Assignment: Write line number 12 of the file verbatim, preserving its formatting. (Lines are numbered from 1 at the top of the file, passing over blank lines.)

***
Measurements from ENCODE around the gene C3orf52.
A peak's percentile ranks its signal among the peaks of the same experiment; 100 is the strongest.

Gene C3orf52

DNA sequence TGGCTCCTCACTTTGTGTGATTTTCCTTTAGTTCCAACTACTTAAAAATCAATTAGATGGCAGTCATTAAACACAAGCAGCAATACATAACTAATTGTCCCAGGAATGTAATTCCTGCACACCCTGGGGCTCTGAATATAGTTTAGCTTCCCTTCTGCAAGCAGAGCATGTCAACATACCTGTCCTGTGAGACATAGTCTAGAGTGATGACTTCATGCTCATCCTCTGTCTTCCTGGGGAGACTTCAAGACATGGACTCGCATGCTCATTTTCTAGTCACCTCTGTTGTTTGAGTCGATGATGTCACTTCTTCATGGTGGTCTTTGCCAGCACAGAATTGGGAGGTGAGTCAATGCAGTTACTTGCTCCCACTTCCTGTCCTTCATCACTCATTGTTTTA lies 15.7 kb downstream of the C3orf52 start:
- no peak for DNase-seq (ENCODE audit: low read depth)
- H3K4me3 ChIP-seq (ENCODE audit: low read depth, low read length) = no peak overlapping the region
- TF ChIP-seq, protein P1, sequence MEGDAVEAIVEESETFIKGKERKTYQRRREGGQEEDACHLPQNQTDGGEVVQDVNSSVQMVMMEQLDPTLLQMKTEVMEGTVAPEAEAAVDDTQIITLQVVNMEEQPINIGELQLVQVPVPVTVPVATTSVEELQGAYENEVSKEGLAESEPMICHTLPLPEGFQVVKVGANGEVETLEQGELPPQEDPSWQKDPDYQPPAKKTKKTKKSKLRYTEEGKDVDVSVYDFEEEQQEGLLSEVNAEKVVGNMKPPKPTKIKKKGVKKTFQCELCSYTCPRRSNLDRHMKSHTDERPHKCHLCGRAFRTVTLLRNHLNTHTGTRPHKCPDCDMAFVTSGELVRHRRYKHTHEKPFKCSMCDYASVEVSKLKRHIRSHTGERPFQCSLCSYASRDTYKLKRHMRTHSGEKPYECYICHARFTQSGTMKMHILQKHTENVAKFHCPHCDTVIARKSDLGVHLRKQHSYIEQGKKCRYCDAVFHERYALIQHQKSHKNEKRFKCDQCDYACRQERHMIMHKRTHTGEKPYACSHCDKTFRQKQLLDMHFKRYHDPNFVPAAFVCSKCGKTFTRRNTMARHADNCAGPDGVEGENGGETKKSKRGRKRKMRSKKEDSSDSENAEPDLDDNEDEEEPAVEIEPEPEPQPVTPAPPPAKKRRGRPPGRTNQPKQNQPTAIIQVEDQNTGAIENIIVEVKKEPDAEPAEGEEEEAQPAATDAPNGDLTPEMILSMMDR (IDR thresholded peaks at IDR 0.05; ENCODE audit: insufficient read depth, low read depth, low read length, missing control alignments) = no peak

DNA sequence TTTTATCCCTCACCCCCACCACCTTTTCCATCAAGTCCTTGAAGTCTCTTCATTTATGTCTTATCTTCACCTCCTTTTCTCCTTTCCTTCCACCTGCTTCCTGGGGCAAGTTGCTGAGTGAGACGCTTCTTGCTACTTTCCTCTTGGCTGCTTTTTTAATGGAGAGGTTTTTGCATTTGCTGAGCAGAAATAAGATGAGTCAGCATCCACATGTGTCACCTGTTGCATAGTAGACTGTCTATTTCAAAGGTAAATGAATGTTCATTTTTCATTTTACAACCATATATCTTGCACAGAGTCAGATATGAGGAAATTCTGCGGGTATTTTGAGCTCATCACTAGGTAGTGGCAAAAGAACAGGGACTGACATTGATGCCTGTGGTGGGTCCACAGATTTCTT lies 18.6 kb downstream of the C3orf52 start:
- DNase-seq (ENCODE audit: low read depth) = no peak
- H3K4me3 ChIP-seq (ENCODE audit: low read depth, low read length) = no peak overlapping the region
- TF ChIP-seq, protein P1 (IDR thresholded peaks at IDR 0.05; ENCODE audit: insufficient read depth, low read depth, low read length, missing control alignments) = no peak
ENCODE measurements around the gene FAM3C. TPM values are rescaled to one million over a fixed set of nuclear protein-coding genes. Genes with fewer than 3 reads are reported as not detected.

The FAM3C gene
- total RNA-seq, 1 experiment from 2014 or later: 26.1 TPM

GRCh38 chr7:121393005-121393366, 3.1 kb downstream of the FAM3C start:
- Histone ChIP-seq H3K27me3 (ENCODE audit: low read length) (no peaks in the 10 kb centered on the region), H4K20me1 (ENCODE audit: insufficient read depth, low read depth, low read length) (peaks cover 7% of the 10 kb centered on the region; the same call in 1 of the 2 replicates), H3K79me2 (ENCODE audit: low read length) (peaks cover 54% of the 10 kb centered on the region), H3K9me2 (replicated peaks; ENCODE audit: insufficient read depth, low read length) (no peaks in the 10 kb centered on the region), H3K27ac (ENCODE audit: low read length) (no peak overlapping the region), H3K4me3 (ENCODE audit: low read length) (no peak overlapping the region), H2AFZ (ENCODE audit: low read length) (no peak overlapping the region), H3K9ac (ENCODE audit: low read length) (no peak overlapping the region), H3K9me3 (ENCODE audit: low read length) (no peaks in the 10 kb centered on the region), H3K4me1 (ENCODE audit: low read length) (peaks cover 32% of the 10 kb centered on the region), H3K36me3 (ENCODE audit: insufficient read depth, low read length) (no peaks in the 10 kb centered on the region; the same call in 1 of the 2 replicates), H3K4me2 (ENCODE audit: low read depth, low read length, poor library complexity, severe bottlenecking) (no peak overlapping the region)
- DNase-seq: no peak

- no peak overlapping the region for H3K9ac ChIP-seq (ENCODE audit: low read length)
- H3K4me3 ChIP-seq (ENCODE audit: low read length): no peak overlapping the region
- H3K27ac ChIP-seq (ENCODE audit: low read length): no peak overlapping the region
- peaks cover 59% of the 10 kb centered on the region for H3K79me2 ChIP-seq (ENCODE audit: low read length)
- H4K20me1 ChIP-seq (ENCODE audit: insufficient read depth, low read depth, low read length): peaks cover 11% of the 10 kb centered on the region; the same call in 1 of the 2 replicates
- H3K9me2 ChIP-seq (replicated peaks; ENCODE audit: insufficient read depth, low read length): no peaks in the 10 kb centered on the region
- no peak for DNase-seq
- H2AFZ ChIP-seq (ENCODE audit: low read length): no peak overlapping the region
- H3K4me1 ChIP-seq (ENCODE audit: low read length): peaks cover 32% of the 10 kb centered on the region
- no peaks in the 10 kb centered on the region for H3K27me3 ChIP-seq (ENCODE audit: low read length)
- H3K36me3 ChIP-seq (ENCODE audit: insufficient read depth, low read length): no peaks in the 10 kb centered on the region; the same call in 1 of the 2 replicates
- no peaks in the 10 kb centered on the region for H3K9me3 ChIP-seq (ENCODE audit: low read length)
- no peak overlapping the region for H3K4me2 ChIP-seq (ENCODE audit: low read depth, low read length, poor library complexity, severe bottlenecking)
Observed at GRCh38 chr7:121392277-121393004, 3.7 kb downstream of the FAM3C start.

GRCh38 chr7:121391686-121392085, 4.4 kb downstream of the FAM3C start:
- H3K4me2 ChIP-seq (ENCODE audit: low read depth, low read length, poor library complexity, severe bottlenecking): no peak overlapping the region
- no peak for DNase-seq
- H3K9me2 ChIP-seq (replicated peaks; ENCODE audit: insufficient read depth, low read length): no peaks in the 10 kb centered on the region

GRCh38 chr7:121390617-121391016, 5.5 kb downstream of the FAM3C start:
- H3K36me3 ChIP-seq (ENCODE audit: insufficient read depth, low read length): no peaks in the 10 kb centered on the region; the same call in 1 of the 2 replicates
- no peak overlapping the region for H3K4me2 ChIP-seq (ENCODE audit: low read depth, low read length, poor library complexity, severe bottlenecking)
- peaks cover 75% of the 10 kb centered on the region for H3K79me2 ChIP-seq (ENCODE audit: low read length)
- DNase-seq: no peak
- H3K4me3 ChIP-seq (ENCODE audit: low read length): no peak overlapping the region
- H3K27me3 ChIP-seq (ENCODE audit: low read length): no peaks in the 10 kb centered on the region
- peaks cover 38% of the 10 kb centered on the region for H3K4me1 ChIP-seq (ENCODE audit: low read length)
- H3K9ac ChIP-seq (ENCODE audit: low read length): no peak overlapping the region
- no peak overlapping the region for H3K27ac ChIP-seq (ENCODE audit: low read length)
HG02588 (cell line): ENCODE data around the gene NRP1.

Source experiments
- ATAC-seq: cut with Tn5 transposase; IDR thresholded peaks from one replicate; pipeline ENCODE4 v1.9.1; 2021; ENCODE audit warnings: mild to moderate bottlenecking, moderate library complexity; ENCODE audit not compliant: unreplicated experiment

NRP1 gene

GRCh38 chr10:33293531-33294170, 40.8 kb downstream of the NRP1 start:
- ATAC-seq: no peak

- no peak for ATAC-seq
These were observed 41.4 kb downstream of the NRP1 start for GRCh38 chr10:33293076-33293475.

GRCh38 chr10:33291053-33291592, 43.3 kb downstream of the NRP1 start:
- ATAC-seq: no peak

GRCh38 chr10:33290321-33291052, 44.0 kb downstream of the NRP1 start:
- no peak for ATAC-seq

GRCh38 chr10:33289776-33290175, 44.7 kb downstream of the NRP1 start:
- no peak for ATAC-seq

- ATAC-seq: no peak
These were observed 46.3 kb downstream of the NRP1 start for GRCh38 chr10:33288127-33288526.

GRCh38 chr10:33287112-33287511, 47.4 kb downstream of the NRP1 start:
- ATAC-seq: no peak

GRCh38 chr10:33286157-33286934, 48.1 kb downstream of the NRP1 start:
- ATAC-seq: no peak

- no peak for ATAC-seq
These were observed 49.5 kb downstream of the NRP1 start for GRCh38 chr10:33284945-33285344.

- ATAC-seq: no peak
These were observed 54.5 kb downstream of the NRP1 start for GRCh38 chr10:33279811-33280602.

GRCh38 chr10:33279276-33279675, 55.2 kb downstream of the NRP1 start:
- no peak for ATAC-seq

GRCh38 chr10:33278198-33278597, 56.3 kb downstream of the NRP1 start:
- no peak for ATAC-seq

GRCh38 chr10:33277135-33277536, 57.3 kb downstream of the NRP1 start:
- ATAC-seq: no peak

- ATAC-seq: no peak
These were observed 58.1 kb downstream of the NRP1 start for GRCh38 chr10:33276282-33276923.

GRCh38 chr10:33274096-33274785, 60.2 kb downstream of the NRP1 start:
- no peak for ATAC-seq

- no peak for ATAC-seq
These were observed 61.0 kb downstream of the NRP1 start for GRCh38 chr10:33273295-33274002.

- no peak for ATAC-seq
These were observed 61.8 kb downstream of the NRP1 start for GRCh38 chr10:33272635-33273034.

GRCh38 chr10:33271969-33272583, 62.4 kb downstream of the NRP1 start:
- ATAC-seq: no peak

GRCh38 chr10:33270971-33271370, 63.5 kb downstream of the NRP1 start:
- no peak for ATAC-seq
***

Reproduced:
ENCODE measurements around the gene FAM3C. TPM values are rescaled to one million over a fixed set of nuclear protein-coding genes. Genes with fewer than 3 reads are reported as not detected.